Property & Mortgages

Large number of borrowers in Britain end up on mortgage lenders SVR

Large number of borrowers end up on mortgage lenders SVR, poll reveals. The vast majority, some 81%, of people in Britain think that their mortgage providers quietly hope they will slip onto their Standard Variable Rate (SVR) at the end of their fixed rate period.

And a significant percentage do precisely that with a new poll from YouGov on behalf of mortgage switching platform Dashly finding that 38% have been on their mortgage lender’s SVR at some point in the past.

Of these people, 17% said they have been on their lender’s SVR for up to 12 months, and 21% said they have been on their lender’s SVR for 12 months or more.

Less than half, 45%, of respondents could confirm they had never been on their lender’s SVR, while 18% had no idea whether they had or not.

Nearly half of those polled, 47%, said they do not believe their current mortgage provider would care if they moved to another lender, which the firm says is a reflection of the dysfunctional relationship between UK borrowers and lenders.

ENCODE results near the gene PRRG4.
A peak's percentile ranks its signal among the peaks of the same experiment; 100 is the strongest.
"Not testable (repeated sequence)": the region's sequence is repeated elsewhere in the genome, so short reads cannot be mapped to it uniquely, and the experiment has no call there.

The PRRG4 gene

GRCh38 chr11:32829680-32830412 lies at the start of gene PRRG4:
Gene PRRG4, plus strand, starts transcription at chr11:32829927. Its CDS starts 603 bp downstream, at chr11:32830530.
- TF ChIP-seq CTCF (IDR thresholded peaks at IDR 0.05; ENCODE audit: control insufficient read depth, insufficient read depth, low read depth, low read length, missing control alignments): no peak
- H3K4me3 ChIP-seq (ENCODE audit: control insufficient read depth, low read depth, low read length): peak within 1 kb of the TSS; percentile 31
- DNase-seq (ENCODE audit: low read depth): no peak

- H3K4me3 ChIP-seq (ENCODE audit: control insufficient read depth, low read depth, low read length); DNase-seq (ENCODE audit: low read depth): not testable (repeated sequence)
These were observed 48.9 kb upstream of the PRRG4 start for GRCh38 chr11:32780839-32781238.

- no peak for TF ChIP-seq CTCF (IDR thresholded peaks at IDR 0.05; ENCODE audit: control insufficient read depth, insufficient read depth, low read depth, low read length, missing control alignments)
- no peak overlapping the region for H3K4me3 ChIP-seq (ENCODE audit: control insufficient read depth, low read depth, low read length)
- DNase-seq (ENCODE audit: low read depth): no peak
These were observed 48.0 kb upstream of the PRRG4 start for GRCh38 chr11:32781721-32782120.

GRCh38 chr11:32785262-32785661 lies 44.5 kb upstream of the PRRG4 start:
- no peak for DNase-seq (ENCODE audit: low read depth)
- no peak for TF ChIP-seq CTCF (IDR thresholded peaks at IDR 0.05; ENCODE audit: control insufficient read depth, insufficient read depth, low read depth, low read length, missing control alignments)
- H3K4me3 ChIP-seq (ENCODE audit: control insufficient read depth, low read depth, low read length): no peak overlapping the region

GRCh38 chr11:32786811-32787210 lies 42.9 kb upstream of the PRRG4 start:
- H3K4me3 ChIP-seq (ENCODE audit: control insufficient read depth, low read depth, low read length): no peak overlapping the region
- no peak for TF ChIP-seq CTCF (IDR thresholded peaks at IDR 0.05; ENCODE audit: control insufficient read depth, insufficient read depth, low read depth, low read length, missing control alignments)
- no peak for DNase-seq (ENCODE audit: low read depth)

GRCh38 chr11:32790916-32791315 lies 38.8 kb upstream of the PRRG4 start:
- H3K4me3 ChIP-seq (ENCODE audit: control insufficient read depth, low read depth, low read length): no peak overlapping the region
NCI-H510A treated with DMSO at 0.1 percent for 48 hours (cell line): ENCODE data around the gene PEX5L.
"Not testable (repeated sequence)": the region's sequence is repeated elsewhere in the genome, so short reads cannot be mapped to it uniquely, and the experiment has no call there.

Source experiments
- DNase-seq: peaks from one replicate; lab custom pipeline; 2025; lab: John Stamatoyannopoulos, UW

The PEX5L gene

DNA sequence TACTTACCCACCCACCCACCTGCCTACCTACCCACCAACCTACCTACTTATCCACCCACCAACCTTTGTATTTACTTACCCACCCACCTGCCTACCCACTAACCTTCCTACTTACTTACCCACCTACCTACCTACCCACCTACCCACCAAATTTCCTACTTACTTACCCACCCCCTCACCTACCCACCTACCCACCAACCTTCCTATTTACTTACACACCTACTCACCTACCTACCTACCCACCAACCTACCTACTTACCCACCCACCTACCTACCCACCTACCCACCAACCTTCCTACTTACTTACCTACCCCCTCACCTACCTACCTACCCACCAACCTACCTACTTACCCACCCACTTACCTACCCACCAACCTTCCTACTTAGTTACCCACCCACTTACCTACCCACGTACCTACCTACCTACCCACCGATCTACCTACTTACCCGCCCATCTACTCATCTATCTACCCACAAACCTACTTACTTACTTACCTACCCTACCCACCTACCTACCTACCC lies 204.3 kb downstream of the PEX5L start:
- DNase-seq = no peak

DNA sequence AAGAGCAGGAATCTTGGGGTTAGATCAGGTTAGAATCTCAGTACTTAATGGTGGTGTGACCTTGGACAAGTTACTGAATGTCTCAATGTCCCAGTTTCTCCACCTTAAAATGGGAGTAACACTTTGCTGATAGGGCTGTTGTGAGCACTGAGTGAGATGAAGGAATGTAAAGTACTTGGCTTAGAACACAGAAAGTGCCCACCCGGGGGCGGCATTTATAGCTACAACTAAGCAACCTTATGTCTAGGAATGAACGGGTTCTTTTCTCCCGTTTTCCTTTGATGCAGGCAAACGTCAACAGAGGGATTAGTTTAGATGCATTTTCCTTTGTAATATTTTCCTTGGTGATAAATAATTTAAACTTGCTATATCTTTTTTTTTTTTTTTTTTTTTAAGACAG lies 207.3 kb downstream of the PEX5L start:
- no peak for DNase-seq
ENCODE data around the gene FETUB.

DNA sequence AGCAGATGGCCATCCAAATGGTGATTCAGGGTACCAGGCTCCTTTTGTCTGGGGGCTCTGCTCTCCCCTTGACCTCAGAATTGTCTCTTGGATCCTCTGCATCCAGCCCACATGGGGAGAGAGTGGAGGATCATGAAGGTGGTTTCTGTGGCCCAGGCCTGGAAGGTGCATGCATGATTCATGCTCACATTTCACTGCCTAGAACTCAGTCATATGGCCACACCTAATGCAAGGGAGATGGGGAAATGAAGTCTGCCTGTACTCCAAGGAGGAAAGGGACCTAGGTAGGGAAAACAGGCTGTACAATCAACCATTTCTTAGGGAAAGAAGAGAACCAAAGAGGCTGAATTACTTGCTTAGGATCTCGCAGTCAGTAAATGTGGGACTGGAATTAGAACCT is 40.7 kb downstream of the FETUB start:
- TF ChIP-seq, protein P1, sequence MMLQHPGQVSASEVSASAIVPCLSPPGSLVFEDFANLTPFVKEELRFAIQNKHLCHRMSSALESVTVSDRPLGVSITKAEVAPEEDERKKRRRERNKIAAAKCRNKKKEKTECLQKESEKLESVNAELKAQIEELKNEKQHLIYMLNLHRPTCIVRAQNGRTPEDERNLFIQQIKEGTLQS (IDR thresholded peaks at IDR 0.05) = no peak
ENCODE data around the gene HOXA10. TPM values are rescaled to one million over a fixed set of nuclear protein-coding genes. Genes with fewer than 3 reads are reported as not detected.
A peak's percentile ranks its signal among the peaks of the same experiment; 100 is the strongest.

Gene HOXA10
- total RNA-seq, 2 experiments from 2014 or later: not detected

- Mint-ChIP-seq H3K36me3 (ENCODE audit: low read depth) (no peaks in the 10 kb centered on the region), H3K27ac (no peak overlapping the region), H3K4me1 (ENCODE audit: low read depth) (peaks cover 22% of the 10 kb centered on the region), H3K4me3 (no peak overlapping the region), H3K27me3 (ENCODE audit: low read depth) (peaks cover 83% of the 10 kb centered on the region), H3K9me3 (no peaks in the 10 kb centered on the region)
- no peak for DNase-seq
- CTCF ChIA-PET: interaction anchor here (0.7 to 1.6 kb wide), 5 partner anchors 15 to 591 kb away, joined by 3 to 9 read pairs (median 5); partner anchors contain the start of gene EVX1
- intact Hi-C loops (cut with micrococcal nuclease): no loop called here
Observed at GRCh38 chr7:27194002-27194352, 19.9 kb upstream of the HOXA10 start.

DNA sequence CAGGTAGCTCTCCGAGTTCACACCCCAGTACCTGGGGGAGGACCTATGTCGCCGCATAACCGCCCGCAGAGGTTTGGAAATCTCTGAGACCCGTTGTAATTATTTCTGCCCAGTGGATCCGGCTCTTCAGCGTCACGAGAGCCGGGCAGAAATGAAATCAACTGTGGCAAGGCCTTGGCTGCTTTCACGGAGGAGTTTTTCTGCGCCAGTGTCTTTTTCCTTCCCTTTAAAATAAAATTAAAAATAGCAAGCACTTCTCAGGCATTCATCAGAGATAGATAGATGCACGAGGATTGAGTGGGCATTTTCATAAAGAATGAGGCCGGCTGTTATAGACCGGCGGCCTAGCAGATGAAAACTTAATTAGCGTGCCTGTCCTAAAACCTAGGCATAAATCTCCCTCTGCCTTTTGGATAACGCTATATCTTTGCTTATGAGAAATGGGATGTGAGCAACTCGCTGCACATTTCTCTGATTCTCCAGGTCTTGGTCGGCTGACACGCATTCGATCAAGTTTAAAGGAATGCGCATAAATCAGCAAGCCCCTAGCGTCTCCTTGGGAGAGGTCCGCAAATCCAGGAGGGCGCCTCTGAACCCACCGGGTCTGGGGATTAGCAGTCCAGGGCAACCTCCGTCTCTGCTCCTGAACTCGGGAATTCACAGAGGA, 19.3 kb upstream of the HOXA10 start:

Only 38% of people felt their mortgage provider would care if they took their business elsewhere while 15% said they didn’t know whether their lender would care or not.

Founder of Dashly, Ross Boyd said that the vast majority of borrowers believe their mortgage providers quietly hope they’ll slip onto their SVR should be a serious wake-up call to UK lenders.

Boyd said it suggests the relationship they have with borrowers is transactional at best and dysfunctional at worst. What’s crystal clear is that very few people believe lenders have their best interests at heart but are in it purely for themselves.

He said more worrying still, borrower apathy or a simple lack of awareness has seen nearly four in 10 people spend time on their lender’s much more expensive Standard Variable Rate at the end of their fixed rate period. Each month this happens people will be spending potentially hundreds of pounds or more unnecessarily.

He said there is an increasingly customer centric age and, believe it or not, many banks don’t actually want customers to default onto SVRs. It’s these progressive lenders that are much more in sync with where the customer relationship is heading.

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